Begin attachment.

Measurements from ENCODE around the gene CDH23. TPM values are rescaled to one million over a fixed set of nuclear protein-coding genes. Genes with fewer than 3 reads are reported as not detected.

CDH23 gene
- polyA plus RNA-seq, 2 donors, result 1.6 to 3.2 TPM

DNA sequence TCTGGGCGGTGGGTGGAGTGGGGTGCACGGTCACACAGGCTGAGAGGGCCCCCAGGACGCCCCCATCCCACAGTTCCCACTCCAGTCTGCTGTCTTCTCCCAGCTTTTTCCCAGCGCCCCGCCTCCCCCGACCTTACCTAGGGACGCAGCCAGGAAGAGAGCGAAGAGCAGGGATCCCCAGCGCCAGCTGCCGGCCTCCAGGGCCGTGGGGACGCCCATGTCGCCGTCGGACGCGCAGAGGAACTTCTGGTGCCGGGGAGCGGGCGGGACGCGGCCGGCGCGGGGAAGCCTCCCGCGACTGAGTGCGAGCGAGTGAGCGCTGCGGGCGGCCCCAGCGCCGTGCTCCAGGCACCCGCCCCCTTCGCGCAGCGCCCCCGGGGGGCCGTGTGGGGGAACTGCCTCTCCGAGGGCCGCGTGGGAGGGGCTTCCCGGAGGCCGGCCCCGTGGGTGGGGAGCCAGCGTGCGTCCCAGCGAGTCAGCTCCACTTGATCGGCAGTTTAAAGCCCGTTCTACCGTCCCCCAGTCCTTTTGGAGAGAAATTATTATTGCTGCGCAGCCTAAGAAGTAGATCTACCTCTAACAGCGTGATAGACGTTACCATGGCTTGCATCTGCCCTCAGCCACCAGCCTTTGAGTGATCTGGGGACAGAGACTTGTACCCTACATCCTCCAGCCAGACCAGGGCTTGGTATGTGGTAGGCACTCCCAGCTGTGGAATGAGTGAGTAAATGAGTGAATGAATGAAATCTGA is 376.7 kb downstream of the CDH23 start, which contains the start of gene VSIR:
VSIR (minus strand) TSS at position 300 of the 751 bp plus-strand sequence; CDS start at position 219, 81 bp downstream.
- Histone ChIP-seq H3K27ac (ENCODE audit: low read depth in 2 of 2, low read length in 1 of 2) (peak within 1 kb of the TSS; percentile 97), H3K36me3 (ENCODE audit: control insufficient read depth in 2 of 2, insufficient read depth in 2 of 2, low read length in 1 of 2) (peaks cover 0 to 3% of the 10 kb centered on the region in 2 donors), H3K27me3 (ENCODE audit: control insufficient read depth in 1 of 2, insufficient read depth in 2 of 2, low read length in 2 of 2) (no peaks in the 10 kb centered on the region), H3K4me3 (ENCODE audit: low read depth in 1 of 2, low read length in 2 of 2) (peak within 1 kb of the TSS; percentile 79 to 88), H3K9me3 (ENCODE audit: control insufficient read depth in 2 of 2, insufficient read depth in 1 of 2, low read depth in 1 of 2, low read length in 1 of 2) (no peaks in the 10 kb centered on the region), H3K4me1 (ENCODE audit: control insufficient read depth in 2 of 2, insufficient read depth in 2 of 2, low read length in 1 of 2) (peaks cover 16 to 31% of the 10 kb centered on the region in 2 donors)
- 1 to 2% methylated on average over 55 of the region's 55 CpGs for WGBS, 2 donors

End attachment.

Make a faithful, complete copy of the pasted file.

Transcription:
Measurements from ENCODE around the gene CDH23. TPM values are rescaled to one million over a fixed set of nuclear protein-coding genes. Genes with fewer than 3 reads are reported as not detected.

CDH23 gene
- polyA plus RNA-seq, 2 donors, result 1.6 to 3.2 TPM

DNA sequence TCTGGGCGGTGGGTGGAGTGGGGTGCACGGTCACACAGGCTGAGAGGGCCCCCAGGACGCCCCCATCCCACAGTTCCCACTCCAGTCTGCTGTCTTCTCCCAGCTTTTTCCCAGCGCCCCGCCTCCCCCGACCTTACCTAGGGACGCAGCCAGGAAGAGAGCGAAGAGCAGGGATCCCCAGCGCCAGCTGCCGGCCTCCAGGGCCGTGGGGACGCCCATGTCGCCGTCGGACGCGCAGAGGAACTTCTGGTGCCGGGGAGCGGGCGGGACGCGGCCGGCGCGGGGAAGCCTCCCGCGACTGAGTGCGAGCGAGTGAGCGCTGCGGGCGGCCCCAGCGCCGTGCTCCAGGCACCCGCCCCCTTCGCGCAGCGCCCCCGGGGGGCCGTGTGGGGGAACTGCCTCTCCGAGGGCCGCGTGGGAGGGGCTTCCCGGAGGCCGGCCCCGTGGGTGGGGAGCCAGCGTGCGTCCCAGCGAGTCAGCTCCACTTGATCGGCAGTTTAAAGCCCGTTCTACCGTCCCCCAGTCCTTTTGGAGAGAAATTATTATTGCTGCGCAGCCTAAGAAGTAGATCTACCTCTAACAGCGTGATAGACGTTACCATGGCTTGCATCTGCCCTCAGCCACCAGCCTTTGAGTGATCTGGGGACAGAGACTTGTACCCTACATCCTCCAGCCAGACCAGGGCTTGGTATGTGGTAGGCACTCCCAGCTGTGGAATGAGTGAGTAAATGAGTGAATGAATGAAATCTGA is 376.7 kb downstream of the CDH23 start, which contains the start of gene VSIR:
VSIR (minus strand) TSS at position 300 of the 751 bp plus-strand sequence; CDS start at position 219, 81 bp downstream.
- Histone ChIP-seq H3K27ac (ENCODE audit: low read depth in 2 of 2, low read length in 1 of 2) (peak within 1 kb of the TSS; percentile 97), H3K36me3 (ENCODE audit: control insufficient read depth in 2 of 2, insufficient read depth in 2 of 2, low read length in 1 of 2) (peaks cover 0 to 3% of the 10 kb centered on the region in 2 donors), H3K27me3 (ENCODE audit: control insufficient read depth in 1 of 2, insufficient read depth in 2 of 2, low read length in 2 of 2) (no peaks in the 10 kb centered on the region), H3K4me3 (ENCODE audit: low read depth in 1 of 2, low read length in 2 of 2) (peak within 1 kb of the TSS; percentile 79 to 88), H3K9me3 (ENCODE audit: control insufficient read depth in 2 of 2, insufficient read depth in 1 of 2, low read depth in 1 of 2, low read length in 1 of 2) (no peaks in the 10 kb centered on the region), H3K4me1 (ENCODE audit: control insufficient read depth in 2 of 2, insufficient read depth in 2 of 2, low read length in 1 of 2) (peaks cover 16 to 31% of the 10 kb centered on the region in 2 donors)
- 1 to 2% methylated on average over 55 of the region's 55 CpGs for WGBS, 2 donors